New York State League Happenings
On January 6, approximately 150 people gather together in below freezing temperatures to stand with LWV of Albany at a Candlelight Vigil held in front of the NYS Capitol building. The League speaker, Gail Volk, reminded people that all of their grassroots work was important, stressing the need to participate, become educated and also encouraged them to join organizations such as the LWV, which is not just for women only, in the effort to preserve democracy. Television coverage was great- local NBC, CBS and ABC affiliates, with stories in last night’s news reports. Also had great coverage from the public radio station, WAMC. (see photo upper left)
In Huntington, the League approximately 50 people rallied on January 6 with the message of saving American democracy by protecting the vote. (see photo upper right)
Great job by LWV of Utica/Rome! Last year, the Utica/Rome LWV was one of the chapters that received funding from LWVNYS for Get Out the Vote initiatives. We had proposed putting together a videos targeted at formerly incarcerated individuals who are now eligible to vote, but may be unfamiliar with the process. As we began creating the video, we decided to create several short videos on selected topics related to the process, since there are many constituent groups to whom this information would be beneficial. We ended up with 6 short instructional videos that can be used by anyone in New York State. The topics are:
- Introduction to Voting for Parolees
- Registering to Vote
- Step-by-Step instructions to Complete a Voter Registration Form
- How to Vote Absentee
- How to Vote during Early Voting
- How to Vote on the Day of Election
These videos can be found on our YouTube page; feel free to distribute/use as you see fit:
LWV of Buffalo has scheduled a meeting at which Elizabeth Lowes will present information about the nuclear clean-up at the West Valley Demonstration Project and environmental and health concerns related to the nuclear waste stored there.
Peter Iwanowicz, Executive Director of Environmental Advocates NY and a Member of the New York Climate Action Council, presented an analysis of the long awaited plan for the State of New York to implement New York’s clean energy and greenhouse gas emission goals set forth in the Climate Leadership and Community Protection Act at a recent meeting of LWV of Saratoga.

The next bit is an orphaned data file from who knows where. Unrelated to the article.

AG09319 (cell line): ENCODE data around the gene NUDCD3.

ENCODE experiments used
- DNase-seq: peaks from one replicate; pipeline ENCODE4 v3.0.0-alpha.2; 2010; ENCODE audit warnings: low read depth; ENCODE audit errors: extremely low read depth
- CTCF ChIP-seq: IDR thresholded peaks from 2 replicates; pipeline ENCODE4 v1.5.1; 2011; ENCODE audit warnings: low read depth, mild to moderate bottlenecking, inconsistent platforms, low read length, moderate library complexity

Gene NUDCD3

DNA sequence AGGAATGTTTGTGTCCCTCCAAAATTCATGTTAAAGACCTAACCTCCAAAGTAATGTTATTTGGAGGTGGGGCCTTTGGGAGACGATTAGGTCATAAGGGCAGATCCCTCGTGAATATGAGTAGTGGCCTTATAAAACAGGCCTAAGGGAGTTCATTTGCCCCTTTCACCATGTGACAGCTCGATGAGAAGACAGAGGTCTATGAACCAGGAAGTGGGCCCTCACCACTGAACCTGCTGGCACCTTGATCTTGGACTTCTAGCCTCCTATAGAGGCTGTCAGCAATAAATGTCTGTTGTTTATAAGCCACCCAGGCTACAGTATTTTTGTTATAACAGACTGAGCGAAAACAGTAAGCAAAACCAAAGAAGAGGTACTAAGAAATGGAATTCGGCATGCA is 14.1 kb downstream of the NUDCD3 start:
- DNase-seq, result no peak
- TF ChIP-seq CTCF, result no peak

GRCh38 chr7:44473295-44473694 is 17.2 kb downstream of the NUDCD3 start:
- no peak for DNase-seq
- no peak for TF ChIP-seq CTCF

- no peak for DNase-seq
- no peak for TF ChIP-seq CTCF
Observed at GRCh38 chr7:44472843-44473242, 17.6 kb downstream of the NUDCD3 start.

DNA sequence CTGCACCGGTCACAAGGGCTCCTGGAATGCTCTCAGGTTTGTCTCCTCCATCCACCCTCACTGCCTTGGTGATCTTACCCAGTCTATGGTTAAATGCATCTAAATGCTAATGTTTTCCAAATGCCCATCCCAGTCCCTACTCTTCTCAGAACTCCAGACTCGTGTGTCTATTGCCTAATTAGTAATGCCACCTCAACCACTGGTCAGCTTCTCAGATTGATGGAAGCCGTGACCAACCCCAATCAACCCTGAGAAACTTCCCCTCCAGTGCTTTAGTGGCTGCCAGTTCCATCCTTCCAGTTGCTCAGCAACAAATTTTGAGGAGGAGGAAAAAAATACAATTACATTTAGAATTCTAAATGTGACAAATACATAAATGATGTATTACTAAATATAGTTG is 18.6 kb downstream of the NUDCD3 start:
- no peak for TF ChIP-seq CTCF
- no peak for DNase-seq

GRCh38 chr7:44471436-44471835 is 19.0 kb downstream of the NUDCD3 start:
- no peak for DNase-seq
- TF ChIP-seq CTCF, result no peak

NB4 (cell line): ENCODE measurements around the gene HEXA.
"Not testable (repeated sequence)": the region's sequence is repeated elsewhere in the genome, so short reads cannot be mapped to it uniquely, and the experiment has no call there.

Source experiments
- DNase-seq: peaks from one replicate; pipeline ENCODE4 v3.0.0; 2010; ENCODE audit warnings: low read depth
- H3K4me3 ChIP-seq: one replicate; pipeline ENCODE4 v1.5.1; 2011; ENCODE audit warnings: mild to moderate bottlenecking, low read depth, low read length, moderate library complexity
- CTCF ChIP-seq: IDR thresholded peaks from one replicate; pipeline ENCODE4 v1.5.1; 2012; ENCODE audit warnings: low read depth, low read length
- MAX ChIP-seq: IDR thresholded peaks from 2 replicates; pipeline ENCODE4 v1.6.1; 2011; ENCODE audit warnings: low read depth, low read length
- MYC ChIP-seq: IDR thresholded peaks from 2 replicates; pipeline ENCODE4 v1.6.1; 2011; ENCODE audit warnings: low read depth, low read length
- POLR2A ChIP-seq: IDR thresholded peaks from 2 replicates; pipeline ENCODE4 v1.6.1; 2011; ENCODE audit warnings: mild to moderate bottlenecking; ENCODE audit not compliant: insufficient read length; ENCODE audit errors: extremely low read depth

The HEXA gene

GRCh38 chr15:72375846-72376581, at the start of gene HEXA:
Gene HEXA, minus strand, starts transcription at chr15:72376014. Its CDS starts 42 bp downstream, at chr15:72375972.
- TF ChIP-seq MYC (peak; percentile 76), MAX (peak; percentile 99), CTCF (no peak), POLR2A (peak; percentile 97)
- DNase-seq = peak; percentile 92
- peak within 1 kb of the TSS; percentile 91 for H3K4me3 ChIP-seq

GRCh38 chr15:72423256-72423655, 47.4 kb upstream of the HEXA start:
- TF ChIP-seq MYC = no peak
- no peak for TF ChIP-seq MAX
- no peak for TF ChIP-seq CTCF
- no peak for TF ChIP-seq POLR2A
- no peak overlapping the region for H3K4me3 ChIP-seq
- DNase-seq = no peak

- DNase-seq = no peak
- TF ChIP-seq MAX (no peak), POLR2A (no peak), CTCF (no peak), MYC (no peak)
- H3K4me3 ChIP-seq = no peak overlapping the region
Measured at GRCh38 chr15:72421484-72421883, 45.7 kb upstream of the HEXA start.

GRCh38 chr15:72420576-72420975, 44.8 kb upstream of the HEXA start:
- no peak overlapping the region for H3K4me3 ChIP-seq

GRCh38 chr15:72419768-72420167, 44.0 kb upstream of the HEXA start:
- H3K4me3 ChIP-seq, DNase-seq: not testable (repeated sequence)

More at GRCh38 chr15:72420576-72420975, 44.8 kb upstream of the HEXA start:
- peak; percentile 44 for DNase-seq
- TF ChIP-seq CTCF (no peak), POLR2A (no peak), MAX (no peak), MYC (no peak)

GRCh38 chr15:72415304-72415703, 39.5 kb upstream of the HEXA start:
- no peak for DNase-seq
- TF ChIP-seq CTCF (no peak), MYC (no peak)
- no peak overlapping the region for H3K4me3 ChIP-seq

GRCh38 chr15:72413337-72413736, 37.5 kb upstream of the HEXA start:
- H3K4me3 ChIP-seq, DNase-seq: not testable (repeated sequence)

Kim Margosian of LWV of Syracuse had a Letter to the Editor published regarding redistricting. See the letter here: https://www.syracuse.com/opinion/2022/01/onondaga-county-did-not-listen-to-the-voters-on-redistricting-your-letters.html
LWV of Brookhaven invited Suffolk County Sheriff, Errol Toulon, to talk with them about initiatives he has introduced in the Suffolk County jails, especially for those leaving incarceration and youth who are serving time.
Susan Weisfeld of the LWV of Rivertowns drafted a short summary of the impact Sarah Weddington, 26-year old attorney who argued Roe V Wade, had on reproductive rights. Sarah passed away in December, 2021. See the summary here.
Over 180 people attended (by Zoom) the recent meeting of the LWVs of Tompkins County and Cortland County entitled, Bitcoin, Cryptocurrency, Blockchain: the Promise and Peril. Speaker Irene Weiser, Coordinator of Fossil Free Tompkins, covered the basics of cryptocurrencies and blockchain technologies and how the energy appetite of some forms can threaten to derail achievement of NYS climate goals.
The LWV of Rochester is hosting its Next Community Forum: Teaching the History of Racist Policy and Resistance in Rochester. Shane Wiegand and Kesha James will examine how federal and local policies like redlining, racially restrictive covenants, blackface minstrel shows, and urban renewal segregated Rochester, built wealth for its white citizens and disenfranchised people of color.
This year the Committee for Criminal Justice Reform (CCJR) of LWV of NYC partnered with the Katal Center and other statewide organizations to work on the “Less Is More” campaign. “Less Is More” addresses the injustice of immediate incarceration of people on parole for accusations of technical violations: such as being late for hearings, missing a probation appointment, or having a positive alcohol urine screening.
Heather Urtz Amendolare, library director at the Village Library of Cooperstown and a new member of the League, has invited League members to join in a group reading and discussion of Ezra Klein’s Why We’re Polarized. Heather is trained as a facilitator for the series and would be leading the group discussion.